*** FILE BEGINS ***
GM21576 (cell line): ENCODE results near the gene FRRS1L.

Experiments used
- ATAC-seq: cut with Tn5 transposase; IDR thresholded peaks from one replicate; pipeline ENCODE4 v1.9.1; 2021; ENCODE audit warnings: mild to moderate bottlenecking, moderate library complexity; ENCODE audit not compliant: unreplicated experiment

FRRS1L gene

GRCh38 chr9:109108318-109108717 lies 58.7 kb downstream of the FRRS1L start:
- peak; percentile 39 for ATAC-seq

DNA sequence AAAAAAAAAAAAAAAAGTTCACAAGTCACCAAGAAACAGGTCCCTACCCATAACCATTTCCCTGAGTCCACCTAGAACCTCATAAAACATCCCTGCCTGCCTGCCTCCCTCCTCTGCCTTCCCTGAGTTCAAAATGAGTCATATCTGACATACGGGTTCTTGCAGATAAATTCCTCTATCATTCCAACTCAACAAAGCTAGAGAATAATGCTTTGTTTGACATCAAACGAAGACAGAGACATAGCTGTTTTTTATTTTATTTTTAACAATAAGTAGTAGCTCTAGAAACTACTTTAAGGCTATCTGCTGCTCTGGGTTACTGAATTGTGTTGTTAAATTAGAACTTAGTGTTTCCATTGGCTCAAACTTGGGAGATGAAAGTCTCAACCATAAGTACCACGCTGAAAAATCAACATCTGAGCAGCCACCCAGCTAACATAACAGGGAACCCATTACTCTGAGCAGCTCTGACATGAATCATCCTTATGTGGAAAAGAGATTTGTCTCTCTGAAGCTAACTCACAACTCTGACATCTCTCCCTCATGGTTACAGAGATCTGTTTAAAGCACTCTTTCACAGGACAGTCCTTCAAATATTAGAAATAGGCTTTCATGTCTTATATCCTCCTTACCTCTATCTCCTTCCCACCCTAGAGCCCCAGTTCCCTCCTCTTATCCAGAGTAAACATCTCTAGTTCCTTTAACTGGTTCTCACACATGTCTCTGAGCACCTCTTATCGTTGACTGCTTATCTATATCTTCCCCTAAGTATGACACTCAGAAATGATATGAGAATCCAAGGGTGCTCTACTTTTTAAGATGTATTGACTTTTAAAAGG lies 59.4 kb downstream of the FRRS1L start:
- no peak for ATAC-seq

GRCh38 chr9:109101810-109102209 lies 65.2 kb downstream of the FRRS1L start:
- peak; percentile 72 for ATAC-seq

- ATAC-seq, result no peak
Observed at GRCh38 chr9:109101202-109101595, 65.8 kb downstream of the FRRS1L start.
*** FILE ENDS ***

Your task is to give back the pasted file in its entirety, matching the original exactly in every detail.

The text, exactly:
GM21576 (cell line): ENCODE results near the gene FRRS1L.

Experiments used
- ATAC-seq: cut with Tn5 transposase; IDR thresholded peaks from one replicate; pipeline ENCODE4 v1.9.1; 2021; ENCODE audit warnings: mild to moderate bottlenecking, moderate library complexity; ENCODE audit not compliant: unreplicated experiment

FRRS1L gene

GRCh38 chr9:109108318-109108717 lies 58.7 kb downstream of the FRRS1L start:
- peak; percentile 39 for ATAC-seq

DNA sequence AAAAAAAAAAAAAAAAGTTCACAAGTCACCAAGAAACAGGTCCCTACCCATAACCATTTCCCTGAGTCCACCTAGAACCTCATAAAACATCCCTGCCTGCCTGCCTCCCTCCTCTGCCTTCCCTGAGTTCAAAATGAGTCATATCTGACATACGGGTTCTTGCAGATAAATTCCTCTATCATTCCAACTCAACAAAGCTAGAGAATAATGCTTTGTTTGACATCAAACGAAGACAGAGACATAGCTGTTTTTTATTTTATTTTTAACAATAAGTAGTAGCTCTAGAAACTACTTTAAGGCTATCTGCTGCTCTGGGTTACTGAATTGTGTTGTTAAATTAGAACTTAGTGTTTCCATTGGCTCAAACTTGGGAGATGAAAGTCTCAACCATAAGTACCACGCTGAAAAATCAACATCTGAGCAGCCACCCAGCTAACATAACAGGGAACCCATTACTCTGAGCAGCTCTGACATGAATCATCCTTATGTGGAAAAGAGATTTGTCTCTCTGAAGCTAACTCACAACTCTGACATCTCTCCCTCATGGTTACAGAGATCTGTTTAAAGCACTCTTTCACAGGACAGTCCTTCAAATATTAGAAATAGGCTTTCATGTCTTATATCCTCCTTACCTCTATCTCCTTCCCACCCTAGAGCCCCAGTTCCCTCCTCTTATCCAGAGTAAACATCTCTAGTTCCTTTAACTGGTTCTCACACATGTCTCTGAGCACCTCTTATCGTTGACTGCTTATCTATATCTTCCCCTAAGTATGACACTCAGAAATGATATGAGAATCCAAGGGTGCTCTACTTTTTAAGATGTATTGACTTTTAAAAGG lies 59.4 kb downstream of the FRRS1L start:
- no peak for ATAC-seq

GRCh38 chr9:109101810-109102209 lies 65.2 kb downstream of the FRRS1L start:
- peak; percentile 72 for ATAC-seq

- ATAC-seq, result no peak
Observed at GRCh38 chr9:109101202-109101595, 65.8 kb downstream of the FRRS1L start.